Published on Sunday 6 November 2011 18:23
The Scottish Government has seized on a report which supports its renewable energy policies, following claims they may be over-ambitious and pose a risk to investors.
The SNP administration highlighted the findings by international investment bank Altium Securities.
Analysts at the bank dismissed a warning issued by financial services company Citigroup that a "precautionary approach" should be taken by investors because of uncertainty over Scotland's constitutional future.
That warning was followed last week by a report by the Institution of Mechanical Engineers which criticised the Government plan to meet 100% of electricity demand from green sources by 2020, saying such a move "may increase fuel poverty and turn Scotland from a net exporter to a net importer of energy".
Altium Securities' report states: "We do not share recent competitor analysis that utilities developing renewable energy assets are exposed to stranded asset risk from an independent Scotland."
The bank says Scotland has the potential to be the lowest cost generator of wind energy in Europe due its "unique wind characteristics".
The report adds: "England has a low wind speed regime combined with high urban density and as such the cost of meeting UK Government emission reduction target would be more expensive without Scottish based renewables. We therefore view Scottish independence an irrelevant factor in meeting UK wide reduction commitments as the lowest cost supplier will always be sought first."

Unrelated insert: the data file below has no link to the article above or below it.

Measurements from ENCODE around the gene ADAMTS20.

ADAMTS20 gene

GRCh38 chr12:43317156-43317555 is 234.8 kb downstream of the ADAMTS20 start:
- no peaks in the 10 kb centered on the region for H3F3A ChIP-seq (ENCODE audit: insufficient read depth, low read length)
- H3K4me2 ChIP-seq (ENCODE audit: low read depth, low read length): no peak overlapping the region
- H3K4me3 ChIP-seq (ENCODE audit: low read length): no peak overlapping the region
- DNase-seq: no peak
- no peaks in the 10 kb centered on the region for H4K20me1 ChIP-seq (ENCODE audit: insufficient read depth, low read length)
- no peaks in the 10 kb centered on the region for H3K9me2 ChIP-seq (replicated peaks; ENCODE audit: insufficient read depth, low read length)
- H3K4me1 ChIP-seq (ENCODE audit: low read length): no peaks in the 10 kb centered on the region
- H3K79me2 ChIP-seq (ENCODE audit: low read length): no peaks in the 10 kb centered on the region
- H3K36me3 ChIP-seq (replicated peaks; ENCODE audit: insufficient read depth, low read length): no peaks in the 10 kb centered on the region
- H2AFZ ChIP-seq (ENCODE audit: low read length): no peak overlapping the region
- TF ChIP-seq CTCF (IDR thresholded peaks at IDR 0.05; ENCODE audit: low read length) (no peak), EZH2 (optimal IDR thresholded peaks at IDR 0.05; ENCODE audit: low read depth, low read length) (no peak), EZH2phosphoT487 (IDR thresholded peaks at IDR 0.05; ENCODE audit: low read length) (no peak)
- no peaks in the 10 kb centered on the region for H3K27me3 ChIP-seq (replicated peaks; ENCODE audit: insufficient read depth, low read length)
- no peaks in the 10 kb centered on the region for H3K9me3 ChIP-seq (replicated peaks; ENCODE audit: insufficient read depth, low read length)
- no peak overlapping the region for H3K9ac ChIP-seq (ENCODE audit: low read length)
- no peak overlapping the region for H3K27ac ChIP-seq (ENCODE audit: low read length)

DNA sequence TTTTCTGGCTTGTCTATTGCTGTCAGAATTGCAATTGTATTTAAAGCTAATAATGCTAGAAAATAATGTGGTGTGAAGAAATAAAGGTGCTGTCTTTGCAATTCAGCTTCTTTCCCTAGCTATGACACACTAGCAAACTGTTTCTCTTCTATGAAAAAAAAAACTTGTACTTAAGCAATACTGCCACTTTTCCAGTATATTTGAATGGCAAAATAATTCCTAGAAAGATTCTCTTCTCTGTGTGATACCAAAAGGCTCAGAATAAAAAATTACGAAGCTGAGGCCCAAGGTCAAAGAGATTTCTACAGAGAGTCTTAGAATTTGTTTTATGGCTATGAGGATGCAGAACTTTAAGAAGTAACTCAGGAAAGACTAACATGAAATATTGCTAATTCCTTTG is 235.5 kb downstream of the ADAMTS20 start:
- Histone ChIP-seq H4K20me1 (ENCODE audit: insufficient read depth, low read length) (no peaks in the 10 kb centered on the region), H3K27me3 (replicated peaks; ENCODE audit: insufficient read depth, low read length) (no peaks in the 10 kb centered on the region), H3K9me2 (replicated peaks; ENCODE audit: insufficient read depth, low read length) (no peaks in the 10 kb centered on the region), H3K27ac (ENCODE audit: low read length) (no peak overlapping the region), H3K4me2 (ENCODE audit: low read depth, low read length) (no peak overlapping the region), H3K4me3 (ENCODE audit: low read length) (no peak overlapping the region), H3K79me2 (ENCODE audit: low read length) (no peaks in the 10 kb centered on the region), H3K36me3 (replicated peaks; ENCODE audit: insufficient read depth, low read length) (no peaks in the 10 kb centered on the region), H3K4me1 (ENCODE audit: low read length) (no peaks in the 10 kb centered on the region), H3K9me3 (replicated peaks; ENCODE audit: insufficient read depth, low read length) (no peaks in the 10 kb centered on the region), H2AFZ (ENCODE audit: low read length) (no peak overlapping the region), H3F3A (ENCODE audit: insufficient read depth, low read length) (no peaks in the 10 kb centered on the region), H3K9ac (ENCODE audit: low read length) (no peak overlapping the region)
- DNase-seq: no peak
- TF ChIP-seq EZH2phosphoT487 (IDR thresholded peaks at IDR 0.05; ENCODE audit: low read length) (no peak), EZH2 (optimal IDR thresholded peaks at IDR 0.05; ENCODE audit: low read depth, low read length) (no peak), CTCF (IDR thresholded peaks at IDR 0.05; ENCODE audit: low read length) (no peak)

Energy Minister Fergus Ewing welcomed the Altium report, adding: "This report makes it clear that investment will continue whatever Scotland's constitutional status, including under independence - that is the view in the international markets, and a common view among those who actually buy the energy."
A Scotland Office spokesman said: "The renewables issue is just another aspect of the uncertainty being caused by the Scottish Government. Organisations are bound to speculate as long as questions remain unanswered and their independence proposals are not defined.
"Instead of simply shrugging and saying so what, it would be far more responsible to address the issues behind a major global bank warning investors off Scotland. The people of Scotland need answers and so do the markets - the Scottish Government needs to start providing them."
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